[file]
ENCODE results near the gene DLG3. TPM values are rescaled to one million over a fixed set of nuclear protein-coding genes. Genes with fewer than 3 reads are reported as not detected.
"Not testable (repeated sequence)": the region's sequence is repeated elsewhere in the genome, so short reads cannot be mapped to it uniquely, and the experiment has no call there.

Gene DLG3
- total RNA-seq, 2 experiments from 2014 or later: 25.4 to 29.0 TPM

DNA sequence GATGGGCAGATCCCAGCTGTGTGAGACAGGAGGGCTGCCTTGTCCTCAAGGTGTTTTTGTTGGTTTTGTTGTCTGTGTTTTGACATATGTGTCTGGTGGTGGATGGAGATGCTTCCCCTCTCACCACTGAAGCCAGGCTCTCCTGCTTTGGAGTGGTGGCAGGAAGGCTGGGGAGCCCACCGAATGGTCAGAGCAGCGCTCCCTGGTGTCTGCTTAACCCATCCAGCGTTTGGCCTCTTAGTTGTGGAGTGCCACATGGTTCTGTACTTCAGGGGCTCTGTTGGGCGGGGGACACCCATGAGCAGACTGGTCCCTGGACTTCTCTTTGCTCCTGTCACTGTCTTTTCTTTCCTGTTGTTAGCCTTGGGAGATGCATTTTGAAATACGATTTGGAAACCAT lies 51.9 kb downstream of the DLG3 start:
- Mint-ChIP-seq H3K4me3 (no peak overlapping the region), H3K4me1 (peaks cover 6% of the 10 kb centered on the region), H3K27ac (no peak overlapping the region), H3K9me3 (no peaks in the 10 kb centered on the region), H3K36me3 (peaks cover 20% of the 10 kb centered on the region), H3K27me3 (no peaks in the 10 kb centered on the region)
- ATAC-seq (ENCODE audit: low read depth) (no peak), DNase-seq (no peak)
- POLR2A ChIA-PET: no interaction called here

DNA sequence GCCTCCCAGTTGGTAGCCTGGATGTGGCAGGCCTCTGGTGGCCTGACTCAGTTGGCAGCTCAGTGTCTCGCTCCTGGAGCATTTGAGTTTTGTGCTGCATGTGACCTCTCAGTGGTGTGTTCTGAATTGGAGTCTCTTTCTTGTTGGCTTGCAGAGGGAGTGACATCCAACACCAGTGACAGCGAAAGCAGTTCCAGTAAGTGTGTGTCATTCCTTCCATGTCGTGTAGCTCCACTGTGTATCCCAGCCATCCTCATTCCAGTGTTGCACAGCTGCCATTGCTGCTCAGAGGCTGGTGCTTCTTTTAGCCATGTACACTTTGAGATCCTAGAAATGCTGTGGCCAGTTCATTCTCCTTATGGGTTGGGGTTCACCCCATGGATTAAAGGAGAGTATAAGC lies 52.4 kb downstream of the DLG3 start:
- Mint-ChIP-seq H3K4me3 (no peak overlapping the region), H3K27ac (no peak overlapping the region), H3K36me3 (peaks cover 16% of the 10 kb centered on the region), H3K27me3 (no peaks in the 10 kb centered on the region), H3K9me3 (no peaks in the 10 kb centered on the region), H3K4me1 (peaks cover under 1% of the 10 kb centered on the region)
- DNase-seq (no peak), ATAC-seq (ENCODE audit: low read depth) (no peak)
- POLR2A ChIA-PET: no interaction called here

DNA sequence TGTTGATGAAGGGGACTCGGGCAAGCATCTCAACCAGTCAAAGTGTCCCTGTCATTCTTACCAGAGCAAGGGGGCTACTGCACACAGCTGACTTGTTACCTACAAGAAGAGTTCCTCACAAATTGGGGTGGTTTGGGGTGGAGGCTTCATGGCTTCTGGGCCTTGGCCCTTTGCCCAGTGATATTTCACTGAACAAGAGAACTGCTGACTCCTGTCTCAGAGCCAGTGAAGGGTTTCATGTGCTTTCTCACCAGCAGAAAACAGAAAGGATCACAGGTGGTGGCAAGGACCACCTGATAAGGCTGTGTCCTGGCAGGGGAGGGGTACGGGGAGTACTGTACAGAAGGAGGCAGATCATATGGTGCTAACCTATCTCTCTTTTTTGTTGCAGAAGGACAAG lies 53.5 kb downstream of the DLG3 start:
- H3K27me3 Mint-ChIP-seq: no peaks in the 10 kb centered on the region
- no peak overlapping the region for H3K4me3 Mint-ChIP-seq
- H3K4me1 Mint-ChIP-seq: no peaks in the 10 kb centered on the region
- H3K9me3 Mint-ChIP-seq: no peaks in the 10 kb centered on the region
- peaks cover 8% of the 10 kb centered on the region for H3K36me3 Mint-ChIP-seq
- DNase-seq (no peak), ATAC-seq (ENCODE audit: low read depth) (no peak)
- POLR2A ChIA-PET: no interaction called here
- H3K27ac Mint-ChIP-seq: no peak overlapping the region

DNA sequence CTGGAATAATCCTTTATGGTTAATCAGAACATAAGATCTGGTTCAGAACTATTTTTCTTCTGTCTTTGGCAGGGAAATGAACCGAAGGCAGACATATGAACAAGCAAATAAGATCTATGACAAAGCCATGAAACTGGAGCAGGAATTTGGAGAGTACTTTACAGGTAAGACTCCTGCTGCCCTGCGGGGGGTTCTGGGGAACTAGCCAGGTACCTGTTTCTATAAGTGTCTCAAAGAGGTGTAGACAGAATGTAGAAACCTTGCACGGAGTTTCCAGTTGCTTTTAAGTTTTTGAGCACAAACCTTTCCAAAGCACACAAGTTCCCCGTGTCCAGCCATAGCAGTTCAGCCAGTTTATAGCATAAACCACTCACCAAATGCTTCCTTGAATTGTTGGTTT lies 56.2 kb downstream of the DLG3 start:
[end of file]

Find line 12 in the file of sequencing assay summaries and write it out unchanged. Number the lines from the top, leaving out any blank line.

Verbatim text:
- POLR2A ChIA-PET: no interaction called here